However, the Tax Cuts and Jobs Act of 2017 changed things. In 2019, alimony will no longer be tax-deductible for new divorces going forward. As a result, both former spouses now must pay higher taxes -- remember, alimony won't be tax-deductible anymore, and it already counts toward the taxable income of the recipient. Therefore, it's likely to lead to lower alimony being paid.

Investments and Taxes

After getting divorced, people may be in a lower tax bracket. It may be beneficial if they qualify for a zero-percent capital gains tax rate.

However, there may be trade-offs for that potential advantage. When both spouses worked but had different incomes, marriage provided a bonus. That is because the tax brackets for married couples are wider than they are for single filers. It allows more of the household income to be taxed at lower rates.

The reverse is true when spouses have similar incomes. Divorce prevents couples from enjoying this benefit.

Social Security - Spousal Benefits

If you are divorced, here's an important test for Social Security benefits. Were you the lower-earning spouse and were you were married for at least 10 years? Then you may be eligible for a Social Security spousal benefit. Or you may qualify for a survivor benefit that could exceed your own benefit. Prudential provides this example:

  • Susan, 75, is collecting $20,000 annually in Social Security benefits.
  • She was married for 12 years, then she and her husband divorced 30 years ago.
  • Now, her ex-husband dies while collecting $30,000 annually.
  • Susan’s benefit would then “STEP UP” to a “SURVIVOR BENEFIT” of $30,000—regardless of whether her ex-husband had remarried or not.

Explore Retirement Income Options

Careful planning may help divorced individuals improve their retirement readiness.

"With so many factors to consider, it is more important than ever for divorcing couples to assess their financial plans and find opportunities to stretch their wealth and think about future income streams as they prepare for retirement," Mahaney said.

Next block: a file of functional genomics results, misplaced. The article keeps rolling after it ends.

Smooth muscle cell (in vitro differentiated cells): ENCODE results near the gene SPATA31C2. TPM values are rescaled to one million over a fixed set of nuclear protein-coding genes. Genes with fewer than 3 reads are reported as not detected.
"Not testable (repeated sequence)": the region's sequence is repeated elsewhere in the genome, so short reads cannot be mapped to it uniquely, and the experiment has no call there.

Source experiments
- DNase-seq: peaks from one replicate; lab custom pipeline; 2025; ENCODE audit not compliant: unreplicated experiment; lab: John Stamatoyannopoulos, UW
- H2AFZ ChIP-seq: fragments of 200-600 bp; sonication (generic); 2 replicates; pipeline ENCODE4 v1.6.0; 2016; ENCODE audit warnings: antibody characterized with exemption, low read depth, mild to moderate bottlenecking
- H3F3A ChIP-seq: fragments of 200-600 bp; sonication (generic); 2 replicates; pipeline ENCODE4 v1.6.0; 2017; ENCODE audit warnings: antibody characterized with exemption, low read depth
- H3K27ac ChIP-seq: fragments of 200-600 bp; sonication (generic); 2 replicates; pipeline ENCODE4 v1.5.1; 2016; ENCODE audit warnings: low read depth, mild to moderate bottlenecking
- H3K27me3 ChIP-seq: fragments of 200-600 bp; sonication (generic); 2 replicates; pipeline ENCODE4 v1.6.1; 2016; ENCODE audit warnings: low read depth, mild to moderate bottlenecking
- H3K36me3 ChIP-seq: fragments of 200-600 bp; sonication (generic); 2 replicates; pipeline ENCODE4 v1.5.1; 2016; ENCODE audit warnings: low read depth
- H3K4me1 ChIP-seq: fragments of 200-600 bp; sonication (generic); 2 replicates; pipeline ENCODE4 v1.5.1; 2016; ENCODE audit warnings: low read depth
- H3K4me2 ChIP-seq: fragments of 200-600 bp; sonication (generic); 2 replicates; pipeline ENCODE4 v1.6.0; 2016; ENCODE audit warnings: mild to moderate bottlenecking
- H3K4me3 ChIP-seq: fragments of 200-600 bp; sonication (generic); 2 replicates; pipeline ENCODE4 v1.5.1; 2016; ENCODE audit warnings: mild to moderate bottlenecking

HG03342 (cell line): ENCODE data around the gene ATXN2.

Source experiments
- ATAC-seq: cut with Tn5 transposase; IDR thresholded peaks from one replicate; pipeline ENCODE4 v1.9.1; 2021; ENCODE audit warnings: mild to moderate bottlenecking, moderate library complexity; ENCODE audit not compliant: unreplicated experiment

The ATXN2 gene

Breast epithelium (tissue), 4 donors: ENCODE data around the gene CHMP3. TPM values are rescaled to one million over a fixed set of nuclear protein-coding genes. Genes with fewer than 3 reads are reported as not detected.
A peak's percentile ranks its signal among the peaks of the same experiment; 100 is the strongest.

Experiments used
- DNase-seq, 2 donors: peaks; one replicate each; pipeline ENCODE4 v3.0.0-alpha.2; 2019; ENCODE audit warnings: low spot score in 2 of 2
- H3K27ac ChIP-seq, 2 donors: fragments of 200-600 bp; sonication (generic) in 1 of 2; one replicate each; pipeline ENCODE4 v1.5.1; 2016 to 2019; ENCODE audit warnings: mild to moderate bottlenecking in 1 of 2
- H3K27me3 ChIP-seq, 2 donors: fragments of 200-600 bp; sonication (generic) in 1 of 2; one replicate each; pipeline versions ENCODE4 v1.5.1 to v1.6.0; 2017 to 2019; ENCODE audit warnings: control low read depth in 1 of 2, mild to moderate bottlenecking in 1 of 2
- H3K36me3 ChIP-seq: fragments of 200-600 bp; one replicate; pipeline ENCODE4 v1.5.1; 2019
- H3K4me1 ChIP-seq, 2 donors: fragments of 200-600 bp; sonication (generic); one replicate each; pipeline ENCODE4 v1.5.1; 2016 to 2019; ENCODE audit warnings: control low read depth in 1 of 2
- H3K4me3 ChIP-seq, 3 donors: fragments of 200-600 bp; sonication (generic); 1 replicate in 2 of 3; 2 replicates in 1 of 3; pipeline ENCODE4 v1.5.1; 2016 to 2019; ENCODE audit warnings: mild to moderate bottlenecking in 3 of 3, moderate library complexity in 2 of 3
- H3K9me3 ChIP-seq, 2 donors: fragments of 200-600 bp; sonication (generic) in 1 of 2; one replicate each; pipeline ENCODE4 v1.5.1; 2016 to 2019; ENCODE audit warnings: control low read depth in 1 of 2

"This is especially important for women, who not only tend to be the lower earner, but also [may] receive less alimony under the new tax law," he concluded.

Reinforcing a Retirement Portfolio with Income Protection

People of all backgrounds face the challenge of a potentially decades-long retirement, thanks to advances in medicine and technology.

Prudential’s Sluyter believes annuities can offer a layer of protection: "They can come with guaranteed income and other features to help generate income to supplement other retirement savings. And for people who are divorced or are contemplating divorce, annuities can be particularly important, particularly for the spouse with lower income."

As we have seen, divorced couples have many financial issues to consider: for instance, alimony, home ownership, investments, and taxes, not to mention their own retirement saving journey.

Need Help with Creating More Income Certainty?

If income longevity is a concern for divorced persons, an experienced financial professional may be able to assist them.

They can guide them on ways to preserve their retirement assets and begin building dependable, lifelong income streams. Studies show that people who work with a financial professional report higher retirement savings, better financial outlooks, and higher overall peace of mind.

Should you believe you could benefit from this guidance, financial professionals at SafeMoney.com can help you. Use our "Find a Financial Professional" section to connect with someone directly. If you need a personal referral, call us at 877.476.9723.